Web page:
- Creating safe social emotional learning environments for all students.
Outdated canned curriculum is provided to teachers and it can not capture the imagination of students, engage them in meaningful ways, nor take advantage of the assets students bring into the classroom setting. An extra layer of concern is added to a boring curriculum. It comes in the form of implicit and explicit biases of adults. Adult biases invalidate the opinions of students through racist discipline practices.
Addressing the equity issues in teacher preparation to meet the instructional needs of diverse populations and the best methods for implementing anti-racist discipline is what I LOVE about my work.
What is your favorite book, song or movie of all time? Why?
Stolen Legacy by George G.M. James
This book changed my worldview, improved my internal dialogue about who I am as a person in the overall scheme of world development, and provided the clearest example that hostility towards the African people is waged at the highest levels of academia where thought, creativity, and all that can be possible in the future reside.
About Michael Essien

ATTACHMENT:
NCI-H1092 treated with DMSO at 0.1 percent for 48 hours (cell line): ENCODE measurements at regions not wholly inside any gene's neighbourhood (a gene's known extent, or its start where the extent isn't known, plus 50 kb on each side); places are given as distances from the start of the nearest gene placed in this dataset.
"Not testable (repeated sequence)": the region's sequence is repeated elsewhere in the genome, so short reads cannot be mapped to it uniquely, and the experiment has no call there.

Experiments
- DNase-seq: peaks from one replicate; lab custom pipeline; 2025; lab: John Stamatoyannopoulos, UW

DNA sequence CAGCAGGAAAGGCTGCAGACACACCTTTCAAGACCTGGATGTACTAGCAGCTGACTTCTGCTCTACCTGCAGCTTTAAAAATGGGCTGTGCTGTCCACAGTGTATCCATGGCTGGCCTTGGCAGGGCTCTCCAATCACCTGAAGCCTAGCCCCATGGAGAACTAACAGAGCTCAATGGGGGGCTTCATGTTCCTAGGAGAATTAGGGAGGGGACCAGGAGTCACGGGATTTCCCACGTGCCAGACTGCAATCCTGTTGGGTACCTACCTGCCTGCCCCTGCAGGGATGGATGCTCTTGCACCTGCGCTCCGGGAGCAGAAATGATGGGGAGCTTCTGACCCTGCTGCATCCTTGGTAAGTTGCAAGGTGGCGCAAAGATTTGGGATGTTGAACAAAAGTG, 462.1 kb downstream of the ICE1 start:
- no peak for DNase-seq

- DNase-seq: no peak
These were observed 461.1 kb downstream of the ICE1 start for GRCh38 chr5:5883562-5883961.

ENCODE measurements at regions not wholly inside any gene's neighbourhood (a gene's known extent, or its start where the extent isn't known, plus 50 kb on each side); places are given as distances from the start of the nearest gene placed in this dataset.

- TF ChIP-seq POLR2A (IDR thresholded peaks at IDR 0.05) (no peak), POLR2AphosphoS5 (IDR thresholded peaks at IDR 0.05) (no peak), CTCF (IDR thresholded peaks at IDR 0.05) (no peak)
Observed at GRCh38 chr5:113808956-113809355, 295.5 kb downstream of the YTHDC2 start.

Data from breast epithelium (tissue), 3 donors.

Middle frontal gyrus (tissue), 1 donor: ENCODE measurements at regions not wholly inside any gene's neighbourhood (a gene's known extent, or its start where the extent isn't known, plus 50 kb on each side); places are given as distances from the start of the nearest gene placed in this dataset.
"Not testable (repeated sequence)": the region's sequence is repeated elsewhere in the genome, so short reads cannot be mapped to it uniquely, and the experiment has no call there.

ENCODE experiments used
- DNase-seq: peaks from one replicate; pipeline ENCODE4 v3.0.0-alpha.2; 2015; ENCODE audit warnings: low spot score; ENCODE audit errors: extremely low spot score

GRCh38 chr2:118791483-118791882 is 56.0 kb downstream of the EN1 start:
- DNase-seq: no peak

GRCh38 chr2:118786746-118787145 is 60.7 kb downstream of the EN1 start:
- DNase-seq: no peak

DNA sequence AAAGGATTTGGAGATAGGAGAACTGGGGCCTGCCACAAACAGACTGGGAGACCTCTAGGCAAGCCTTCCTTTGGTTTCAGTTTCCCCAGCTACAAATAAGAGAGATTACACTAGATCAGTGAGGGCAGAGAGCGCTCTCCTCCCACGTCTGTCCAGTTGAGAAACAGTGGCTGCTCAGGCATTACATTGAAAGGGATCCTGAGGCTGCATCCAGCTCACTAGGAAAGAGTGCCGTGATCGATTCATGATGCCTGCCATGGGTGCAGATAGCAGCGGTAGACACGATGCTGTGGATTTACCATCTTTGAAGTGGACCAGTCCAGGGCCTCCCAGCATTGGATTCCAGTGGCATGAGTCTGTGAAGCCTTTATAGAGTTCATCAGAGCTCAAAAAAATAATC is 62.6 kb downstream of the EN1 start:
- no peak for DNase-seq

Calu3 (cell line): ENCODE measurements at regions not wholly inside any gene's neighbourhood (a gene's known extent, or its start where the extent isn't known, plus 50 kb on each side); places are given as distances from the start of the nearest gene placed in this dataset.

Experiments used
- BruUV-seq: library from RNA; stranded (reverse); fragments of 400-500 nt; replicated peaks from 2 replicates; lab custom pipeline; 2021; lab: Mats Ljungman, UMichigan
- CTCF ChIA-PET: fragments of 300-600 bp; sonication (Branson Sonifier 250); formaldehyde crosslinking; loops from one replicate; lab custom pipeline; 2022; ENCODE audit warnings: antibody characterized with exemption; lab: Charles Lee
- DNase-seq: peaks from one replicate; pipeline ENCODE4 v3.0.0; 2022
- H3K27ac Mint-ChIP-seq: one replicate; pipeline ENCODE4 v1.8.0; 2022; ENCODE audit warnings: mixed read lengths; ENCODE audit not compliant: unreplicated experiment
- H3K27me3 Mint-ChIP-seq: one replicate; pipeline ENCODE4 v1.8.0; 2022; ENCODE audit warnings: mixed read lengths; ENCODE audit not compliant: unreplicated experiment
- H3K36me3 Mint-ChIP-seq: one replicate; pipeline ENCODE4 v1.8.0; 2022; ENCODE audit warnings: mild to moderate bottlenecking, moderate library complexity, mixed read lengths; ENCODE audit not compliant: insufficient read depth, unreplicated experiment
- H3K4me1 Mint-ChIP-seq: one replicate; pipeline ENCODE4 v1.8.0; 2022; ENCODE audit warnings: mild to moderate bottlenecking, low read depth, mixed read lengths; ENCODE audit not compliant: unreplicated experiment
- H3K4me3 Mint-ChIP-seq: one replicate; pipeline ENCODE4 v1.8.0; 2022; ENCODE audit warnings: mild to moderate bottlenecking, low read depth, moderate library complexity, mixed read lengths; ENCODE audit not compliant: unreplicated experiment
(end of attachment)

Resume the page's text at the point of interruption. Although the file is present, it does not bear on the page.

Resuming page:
Michael Essien is an equity and social justice educational leader located in the Bay Area. His extensive experience as a classroom teacher in West and East Oakland provide him with a unique perspective on the bureaucracy and systems of oppression (institutional and structural) impacting students, parents, and educators. Michael’s unique experiences allowed him to create “Push-In Services,” a high leverage strategy interrupting the systems of oppression by significantly reducing office discipline referrals and suspensions for African American students. Push-In Services is part of his overall anti-racist discipline curriculum designed to improve outcomes for students and teachers.
Michael is the founder and CEO of Essien Education Group, an education consulting firm designed to coach and support students, parents, educators and organizations with addressing equity issues and improving outcomes for our most marginalized students. He is a proponent of the Community Schools Strategy, Project Based Learning, Restorative Practices, and Push-In Services.